Bill takes aim at material deemed 'harmful to minors'
U.S. representative proposes legislation that would penalize distributors of 'obscene' literature
WASHINGTON, D.C. — A U.S. representative from California attempting to protect children from explicit material has proposed legislation that some worry would result in frivolous lawsuits and establish a definition of pornography specifically for minors.
On April 28, Rep. Duncan Hunter, R-Calif., introduced the “Parents’ Empowerment Act of 2004,” which allows parents to sue anyone involved in the distribution of pornographic material that is obscene or otherwise “harmful to minors” to which minors could be exposed.
In the bill, HR 4239, “harmful to minors” is defined as “any pornographic communication, picture, image, graphic image file, article, recording, writing or other pornographic matter of any kind that is obscene.” It provides a definition of obscenity that allows adults to use “community standards” to determine what is suitable for minors, and it also mandates that a successful lawsuit would result in a minimum $10,000 award.
The wording of the legislation could diminish some of the sponsors’ intention because the term “pornography” has not been defined in federal law, said a representative of People for the American Way, a civil-liberties group that has challenged similar laws.
“Courts say [regulations to speech] must be narrowly tailored to a government interest and the least restrictive means available,” said Perry Lange, a senior legislative representative for the group. “[The Parents’ Empowerment Act] would be an excellent example of something that would not be either narrowly tailored or the least restrictive means.”
If passed, the act could apply to the student media if parents, using “community standards,” determined that, for example, articles on sex or reproductive health were obscene or “harmful to minors.”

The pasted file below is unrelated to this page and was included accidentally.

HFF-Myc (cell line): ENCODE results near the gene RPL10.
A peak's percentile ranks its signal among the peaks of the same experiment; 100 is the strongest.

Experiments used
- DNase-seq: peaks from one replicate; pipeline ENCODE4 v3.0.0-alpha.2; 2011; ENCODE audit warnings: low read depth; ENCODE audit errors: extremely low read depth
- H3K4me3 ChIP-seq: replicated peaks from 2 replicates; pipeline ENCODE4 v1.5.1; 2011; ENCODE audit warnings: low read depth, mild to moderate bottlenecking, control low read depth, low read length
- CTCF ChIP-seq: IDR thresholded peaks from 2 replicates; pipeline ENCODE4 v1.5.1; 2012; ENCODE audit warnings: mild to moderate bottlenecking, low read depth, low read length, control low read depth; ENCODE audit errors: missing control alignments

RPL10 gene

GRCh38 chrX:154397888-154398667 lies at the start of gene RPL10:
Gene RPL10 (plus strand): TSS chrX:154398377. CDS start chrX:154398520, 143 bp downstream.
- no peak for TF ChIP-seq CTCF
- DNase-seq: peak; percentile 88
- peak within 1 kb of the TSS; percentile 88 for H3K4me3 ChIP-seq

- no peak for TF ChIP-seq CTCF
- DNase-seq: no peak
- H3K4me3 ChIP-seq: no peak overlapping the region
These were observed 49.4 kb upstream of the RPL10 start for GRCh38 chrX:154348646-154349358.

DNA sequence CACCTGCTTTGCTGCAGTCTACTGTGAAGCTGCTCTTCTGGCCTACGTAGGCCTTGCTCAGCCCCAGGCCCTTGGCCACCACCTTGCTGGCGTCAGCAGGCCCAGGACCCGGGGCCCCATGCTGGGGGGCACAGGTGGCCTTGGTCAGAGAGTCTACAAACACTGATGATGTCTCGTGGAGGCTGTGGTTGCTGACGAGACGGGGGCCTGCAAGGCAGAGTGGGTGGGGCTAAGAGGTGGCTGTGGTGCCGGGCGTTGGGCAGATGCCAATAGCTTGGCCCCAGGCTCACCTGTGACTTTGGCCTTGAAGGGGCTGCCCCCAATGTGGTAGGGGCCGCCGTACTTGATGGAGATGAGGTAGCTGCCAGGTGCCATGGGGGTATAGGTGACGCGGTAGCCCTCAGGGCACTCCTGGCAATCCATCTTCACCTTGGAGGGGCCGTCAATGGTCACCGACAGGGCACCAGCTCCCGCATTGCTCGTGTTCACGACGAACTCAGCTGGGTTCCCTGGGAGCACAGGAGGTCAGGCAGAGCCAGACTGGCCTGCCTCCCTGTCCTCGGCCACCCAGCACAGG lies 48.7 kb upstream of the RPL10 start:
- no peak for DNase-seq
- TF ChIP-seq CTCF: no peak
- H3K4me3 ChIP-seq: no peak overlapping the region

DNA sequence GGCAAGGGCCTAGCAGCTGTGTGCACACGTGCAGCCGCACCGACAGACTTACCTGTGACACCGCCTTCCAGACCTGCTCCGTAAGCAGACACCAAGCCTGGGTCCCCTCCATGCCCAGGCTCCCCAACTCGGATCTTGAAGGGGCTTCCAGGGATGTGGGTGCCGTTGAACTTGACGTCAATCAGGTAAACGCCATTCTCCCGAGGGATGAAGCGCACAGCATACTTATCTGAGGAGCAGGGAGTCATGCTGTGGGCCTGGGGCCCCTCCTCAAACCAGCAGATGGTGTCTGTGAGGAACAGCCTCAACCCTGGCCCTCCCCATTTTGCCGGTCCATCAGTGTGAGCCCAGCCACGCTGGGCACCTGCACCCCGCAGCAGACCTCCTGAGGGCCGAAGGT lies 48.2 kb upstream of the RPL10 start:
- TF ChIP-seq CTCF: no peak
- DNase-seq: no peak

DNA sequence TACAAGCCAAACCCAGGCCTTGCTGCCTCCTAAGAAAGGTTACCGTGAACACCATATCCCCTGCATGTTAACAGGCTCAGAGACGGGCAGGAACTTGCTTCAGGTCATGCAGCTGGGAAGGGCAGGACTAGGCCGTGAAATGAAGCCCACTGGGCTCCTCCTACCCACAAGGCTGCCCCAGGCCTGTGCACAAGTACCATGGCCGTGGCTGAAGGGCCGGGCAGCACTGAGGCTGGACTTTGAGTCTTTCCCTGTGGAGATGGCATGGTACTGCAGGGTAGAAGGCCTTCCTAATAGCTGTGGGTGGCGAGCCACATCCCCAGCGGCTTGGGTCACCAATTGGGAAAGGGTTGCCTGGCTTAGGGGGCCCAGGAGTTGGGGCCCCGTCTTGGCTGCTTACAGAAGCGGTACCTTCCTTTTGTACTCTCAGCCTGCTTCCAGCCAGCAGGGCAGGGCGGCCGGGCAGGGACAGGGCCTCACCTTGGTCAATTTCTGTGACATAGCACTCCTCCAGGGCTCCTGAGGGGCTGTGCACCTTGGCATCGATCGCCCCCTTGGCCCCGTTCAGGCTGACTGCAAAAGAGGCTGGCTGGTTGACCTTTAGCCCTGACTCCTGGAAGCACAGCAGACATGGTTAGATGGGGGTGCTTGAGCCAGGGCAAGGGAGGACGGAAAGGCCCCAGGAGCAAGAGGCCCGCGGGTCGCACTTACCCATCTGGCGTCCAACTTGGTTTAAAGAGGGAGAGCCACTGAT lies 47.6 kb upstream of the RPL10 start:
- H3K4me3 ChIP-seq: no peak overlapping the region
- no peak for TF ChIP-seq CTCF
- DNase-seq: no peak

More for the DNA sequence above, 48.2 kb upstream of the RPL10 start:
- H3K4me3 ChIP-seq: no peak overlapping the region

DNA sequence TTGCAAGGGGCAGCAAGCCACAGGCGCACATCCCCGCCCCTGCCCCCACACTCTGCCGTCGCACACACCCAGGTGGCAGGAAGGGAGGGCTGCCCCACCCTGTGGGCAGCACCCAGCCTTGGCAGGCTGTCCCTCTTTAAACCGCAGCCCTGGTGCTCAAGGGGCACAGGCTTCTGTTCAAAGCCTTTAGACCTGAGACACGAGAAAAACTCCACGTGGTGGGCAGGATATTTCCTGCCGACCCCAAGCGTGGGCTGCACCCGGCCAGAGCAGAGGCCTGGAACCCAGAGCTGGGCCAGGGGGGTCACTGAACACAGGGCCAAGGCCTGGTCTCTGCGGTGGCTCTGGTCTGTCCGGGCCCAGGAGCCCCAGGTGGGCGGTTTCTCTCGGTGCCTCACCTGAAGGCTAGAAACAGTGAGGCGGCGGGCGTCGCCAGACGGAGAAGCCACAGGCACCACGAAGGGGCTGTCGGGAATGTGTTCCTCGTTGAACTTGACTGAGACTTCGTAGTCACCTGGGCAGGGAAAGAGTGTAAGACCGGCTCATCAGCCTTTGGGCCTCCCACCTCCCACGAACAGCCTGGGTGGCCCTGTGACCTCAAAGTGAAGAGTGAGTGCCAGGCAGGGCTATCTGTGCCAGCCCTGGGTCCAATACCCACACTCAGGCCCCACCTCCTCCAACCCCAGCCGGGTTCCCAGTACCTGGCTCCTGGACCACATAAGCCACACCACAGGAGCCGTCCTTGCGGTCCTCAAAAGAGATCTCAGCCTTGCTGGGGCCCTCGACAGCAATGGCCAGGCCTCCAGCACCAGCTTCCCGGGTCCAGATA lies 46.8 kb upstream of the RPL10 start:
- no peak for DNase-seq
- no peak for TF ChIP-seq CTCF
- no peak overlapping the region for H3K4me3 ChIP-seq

Members of the Comic Book Legal Defense Fund are campaigning against the bill because they say its wording threatens stores that sell pornographic material — which is legal for adults — but also sell products aimed at children.
“It is something we find philosophically repugnant,” said Charles Brownstein, the legal defense fund director. “It would allow the minor or guardian to sue anybody in the distribution food chain.”
The congressman said he hopes to give parents the tools to protect their children by punishing those involved with exposing children to pornographic and indecent material.
“I firmly believe that those responsible for the current threat of obscene material and its ill-effects should be punished for distributing such material to our children,” he said.
Whether the bill will make any progress toward becoming a law, however, is unknown, but Lange said he thinks it is unlikely.
“It’s pretty out there,” he said. “What he seems to be trying to do is to define what would be obscene for a child versus what would be obscene for an adult. But I think the way he has gone about it is pretty problematic.”
The bill was referred to the House Subcommittee on Courts, the Internet and Intellectual Property, where it has sat since May.
California, Fall 2004, reports